I’ll tell you one thing:  That old adage about “catching more flies with honey” would seem to apply here.  The angry traditionalists who rant about their fellow believers’ perceived lack of reverence win no hearts and minds to Christ.  The happy ladies, regrouping for après-liturgy lunch, display a joy which might very well inspire others to join them in their Catholic faith.

I am reminded of the admonition in the First Letter of Peter (1 Peter 3:15, RSVCE):

“…but in your hearts reverence Christ as Lord. Always be prepared to make a defense to any one who calls you to account for the hope that is in you, yet do it with gentleness and reverence;

Sometimes it is good to make a joyful noise.


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  • NicholasBeriah Cotta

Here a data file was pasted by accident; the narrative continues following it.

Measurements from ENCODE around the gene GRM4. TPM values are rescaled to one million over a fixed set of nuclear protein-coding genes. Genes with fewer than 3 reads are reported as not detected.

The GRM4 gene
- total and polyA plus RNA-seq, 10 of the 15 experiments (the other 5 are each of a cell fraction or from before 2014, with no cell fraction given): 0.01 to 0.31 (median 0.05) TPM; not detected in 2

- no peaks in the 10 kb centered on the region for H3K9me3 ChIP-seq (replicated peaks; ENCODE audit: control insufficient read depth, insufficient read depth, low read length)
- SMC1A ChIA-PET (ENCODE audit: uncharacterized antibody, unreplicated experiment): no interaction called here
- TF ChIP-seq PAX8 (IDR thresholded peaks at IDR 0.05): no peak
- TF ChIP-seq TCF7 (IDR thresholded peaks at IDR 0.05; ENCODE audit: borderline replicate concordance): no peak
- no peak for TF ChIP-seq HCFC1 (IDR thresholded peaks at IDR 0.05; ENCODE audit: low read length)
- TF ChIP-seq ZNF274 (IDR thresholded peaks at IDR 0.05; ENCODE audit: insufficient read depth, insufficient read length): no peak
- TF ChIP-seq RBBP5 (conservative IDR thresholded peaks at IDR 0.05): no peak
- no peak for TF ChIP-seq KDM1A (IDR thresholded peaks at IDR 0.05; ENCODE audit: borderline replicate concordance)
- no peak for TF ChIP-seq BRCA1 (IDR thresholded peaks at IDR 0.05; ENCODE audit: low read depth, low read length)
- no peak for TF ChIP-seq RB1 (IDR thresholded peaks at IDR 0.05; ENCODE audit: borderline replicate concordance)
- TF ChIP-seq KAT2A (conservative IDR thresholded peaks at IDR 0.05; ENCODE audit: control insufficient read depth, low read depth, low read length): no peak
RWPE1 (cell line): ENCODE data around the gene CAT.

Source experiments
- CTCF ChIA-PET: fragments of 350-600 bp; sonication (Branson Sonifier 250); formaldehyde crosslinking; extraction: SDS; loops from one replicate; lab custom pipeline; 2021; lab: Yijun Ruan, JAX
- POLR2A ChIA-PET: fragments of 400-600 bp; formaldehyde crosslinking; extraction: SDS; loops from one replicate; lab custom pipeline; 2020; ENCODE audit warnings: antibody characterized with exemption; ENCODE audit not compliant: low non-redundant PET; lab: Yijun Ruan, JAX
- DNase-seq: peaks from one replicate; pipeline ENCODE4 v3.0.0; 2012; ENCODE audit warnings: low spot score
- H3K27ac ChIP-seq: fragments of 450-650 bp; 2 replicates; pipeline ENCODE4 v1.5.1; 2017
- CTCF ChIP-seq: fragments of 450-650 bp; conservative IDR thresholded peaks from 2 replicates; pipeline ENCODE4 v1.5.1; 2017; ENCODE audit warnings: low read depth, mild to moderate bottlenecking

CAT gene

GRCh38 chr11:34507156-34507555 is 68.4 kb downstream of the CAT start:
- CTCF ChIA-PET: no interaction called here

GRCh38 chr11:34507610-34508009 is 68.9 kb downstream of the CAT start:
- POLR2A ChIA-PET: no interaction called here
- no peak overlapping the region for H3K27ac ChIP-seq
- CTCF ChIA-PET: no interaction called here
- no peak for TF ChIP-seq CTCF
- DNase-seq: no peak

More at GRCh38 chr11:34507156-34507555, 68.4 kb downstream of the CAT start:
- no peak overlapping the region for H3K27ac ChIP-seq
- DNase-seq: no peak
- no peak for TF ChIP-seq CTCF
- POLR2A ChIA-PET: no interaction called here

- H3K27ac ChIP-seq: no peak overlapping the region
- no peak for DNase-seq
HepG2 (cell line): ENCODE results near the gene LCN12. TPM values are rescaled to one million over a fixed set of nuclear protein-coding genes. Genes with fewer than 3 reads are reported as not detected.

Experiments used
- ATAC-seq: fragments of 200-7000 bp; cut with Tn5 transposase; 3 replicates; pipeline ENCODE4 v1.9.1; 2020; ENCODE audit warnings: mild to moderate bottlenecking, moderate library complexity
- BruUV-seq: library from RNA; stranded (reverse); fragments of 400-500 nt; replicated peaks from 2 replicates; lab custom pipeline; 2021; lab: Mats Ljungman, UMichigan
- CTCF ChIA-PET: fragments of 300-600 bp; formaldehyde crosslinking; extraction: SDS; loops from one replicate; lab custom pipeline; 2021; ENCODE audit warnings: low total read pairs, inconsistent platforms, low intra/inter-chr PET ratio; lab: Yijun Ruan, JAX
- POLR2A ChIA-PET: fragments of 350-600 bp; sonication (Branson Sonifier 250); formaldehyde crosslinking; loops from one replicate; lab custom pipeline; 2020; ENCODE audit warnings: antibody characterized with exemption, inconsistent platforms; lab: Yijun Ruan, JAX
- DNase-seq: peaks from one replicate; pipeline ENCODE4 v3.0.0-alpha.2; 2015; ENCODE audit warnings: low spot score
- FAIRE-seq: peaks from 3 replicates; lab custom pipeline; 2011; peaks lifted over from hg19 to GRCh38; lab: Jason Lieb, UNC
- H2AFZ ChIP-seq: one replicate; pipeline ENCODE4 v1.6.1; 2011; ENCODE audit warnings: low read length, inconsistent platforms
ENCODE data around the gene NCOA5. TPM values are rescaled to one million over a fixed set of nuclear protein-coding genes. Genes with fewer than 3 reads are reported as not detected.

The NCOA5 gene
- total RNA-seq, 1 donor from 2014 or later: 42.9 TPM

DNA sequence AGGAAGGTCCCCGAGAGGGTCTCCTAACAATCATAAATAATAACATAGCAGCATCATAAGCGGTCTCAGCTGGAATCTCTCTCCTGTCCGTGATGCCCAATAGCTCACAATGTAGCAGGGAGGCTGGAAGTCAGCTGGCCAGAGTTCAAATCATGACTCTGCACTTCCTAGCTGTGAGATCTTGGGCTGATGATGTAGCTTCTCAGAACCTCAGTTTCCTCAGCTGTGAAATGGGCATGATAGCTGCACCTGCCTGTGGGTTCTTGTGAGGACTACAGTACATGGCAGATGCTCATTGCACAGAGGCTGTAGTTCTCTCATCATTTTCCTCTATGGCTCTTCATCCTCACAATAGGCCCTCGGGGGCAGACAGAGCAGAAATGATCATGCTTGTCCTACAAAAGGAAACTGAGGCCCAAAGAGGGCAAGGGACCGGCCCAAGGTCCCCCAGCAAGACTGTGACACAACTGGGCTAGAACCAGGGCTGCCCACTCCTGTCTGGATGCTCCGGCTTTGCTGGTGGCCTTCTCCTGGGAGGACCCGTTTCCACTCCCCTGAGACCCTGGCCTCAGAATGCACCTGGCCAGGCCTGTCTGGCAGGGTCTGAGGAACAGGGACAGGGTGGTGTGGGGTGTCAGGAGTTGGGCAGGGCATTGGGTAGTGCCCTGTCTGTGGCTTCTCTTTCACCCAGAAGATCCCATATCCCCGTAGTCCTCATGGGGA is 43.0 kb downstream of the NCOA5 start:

God may not tell us to shut up, but maybe because God wants us to realize ourselves to shut up. My home parish is decent about this (even gentle reminders given in the parish bulletin) and I recently visited one that was much more “Mass is done, let’s all turn around and chat” and it did strike me as irreverent, and I am someone who has a proclivity toward irreverence.
    Re: theologically, I hear it repeated that we find God’s still voice in the silence and there it is easiest to listen to Him. After all, almost every one of us will literally go our entire lives walking hand in hand with Him yet never hear Him speak in to our ears. If we can’t generate silence to listen to Him at the mass, where would we do it?
    Maybe the solution is that we build our churches (and our expectations) with clear places in mind to commune away from the altar and tabernacle. People who want to pray before and after mass definitely deserve a chance for quiet prayer over those who simply wish to chat.

  • “If it’s good to enjoy the companionship of the saints in heaven, even where God is before us in full glory, why is it bad to greet one another in church?”